Why they say YES ... or no Featured

9:41am EDT July 22, 2002

You’ve got this great idea for a company, and you even have a well documented business plan to go with it. Now all you need is the money.

And it’s out there. In fact, local venture capital firms have hundreds of millions of dollars available, and a well-organized angel investor community has millions more to invest. As you likely will learn the hard way, none of that matters — even if you’re an Internet company — if your plan doesn’t meet a host of stringent criteria set forth by most private funding sources. So says Chester Fisher, a principal at Equity Catalyst LLC, a company that assists early-stage companies in preparing for their first round of outside financing.

Fisher, at a recent M.I.T. Enterprise Forum program for high-tech entrepreneurs, laid out his 10-point mandate for early-stage companies to follow. He says,companies had better score well on most of them if they want to raise enough capital to forge ahead with their ventures.

Ask the following questions:

1. Does your company offer a compelling value proposition? “Is there a component where customers have to buy it?” Fisher asks.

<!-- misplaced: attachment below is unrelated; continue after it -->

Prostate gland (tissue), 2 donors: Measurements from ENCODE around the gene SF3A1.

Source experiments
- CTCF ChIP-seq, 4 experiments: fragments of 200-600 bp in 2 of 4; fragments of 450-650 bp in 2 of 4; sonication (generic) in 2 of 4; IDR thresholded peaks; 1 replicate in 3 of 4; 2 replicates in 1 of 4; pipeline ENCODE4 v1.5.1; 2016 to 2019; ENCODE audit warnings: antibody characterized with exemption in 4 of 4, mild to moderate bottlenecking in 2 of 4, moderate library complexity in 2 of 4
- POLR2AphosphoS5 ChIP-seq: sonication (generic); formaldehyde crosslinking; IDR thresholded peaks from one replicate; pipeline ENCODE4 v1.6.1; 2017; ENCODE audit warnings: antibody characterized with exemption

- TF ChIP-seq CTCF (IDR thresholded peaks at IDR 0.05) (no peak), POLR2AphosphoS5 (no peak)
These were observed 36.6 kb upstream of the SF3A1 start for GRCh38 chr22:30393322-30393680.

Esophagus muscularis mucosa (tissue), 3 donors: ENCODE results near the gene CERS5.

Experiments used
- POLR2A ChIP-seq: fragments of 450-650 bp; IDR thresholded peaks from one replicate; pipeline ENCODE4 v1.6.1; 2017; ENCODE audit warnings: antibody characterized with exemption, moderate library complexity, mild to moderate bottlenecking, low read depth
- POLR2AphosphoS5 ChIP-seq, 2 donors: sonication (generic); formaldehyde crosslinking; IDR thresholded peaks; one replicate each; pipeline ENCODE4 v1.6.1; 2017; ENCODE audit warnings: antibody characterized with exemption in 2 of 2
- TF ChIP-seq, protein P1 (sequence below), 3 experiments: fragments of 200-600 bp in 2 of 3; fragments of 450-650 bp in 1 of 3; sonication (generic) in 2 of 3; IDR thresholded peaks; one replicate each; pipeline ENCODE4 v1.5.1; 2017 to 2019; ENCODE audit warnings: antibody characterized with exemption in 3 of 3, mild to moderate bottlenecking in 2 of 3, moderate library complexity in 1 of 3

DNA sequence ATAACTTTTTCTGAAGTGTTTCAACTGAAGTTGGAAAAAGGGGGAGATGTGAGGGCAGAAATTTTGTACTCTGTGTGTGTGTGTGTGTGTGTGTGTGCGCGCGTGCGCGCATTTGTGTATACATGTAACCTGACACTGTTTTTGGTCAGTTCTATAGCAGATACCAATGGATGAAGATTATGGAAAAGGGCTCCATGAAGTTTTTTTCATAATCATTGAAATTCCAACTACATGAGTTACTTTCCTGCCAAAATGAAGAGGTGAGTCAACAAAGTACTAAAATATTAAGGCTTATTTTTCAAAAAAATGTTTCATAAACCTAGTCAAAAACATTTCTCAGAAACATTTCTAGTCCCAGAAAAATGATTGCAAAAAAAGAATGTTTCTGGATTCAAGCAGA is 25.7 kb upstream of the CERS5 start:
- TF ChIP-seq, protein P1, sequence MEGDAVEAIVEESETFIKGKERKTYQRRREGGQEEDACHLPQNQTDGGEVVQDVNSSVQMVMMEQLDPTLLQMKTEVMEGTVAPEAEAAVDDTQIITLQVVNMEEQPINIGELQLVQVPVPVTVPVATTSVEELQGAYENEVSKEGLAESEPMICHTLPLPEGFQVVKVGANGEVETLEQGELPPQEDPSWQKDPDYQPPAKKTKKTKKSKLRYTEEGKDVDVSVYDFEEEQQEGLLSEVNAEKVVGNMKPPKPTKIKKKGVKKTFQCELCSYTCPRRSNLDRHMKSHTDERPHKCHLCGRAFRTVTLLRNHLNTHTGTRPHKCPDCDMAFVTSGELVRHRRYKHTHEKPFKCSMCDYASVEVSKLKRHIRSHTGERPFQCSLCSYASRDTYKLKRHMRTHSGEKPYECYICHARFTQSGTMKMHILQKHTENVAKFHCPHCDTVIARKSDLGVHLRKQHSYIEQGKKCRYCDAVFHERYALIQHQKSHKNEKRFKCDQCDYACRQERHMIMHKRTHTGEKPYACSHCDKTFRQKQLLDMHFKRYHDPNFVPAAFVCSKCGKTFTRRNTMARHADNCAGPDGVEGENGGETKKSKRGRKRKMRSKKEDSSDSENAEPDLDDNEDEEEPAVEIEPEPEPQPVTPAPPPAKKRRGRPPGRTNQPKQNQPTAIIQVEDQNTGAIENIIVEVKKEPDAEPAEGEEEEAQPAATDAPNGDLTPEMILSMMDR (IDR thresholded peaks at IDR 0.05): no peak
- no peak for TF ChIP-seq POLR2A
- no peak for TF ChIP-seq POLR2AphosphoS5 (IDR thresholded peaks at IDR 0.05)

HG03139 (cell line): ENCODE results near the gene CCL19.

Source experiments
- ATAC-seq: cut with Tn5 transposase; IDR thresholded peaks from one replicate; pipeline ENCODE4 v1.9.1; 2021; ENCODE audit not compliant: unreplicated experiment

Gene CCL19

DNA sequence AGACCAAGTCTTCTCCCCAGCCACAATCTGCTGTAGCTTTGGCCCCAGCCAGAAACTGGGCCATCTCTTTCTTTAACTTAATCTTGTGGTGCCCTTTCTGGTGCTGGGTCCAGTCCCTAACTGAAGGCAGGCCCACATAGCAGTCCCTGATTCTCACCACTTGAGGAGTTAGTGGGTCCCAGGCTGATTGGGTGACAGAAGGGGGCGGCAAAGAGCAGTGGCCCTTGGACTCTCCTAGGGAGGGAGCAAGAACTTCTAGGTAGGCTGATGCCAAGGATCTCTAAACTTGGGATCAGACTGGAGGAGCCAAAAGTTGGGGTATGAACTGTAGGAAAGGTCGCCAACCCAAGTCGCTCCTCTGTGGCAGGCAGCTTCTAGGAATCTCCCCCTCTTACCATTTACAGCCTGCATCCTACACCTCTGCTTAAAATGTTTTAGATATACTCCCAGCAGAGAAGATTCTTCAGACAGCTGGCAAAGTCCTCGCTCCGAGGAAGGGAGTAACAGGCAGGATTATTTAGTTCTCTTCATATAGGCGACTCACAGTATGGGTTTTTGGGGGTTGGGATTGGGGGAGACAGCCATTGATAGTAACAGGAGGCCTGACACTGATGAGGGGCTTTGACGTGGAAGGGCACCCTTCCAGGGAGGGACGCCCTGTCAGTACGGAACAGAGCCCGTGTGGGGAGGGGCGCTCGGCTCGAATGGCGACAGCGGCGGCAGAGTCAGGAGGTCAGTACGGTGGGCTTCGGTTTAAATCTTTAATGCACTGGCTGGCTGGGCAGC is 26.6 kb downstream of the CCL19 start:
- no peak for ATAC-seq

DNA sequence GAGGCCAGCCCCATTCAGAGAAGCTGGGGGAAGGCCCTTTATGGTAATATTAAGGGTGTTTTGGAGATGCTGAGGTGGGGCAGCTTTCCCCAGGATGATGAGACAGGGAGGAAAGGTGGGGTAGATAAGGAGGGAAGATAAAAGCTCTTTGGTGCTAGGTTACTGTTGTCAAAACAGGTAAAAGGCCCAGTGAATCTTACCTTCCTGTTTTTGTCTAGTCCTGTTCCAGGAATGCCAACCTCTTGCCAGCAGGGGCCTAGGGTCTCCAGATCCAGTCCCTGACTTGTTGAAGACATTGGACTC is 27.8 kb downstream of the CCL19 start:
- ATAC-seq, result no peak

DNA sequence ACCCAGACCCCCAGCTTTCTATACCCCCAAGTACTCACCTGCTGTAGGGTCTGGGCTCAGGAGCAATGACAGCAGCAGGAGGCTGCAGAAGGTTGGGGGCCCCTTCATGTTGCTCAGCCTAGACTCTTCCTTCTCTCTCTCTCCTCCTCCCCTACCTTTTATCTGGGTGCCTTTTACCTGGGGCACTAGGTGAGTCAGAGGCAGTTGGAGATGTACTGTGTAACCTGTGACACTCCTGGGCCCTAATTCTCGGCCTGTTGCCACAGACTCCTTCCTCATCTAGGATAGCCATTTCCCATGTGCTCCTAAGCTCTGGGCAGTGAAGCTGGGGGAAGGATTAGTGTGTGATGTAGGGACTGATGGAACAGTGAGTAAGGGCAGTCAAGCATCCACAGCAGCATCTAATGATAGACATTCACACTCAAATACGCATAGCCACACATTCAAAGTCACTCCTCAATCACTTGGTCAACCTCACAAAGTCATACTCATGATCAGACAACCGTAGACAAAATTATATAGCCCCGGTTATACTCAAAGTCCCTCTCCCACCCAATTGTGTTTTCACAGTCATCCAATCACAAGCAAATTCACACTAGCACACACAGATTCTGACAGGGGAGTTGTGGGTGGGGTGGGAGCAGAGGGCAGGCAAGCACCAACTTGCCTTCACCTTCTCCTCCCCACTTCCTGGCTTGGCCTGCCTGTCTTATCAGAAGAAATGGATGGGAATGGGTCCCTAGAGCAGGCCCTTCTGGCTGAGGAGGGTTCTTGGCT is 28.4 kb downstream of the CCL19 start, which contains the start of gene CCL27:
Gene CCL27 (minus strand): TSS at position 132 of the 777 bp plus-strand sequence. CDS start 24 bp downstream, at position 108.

2. Have you differentiated your product enough? In other words, could the success of the technology prove very disruptive to your competitors? Says Fisher: “Discontinuity is important in your market.”

3. Can you “taste” a business that will grow to at least $50 million in the next 5 years?

4. Are there sales already to customers, and do the customers really care?

5. Who represents your management team, and how experienced are they?

6. Can your team sell? “If they can’t sell, then you don’t have a company,” he says.

7. Has someone already invested capital in your company, which might add credibility to the venture?

8. Has anyone on your team had past entrepreneurial successes? Has anyone successfully started a company and taken it to market?

9. Is there a clear exit strategy, such as being acquired or launching an initial public offering?

10. Do you have clear, simple communications strategies in place that allow investors to stay informed?

Get most of those right, Fisher says, and you’re in pretty good shape for angel investment. If not, these points at least provide a guidebook to change. Daniel Bates (dbates@sbnnet.com) is editor of SBN.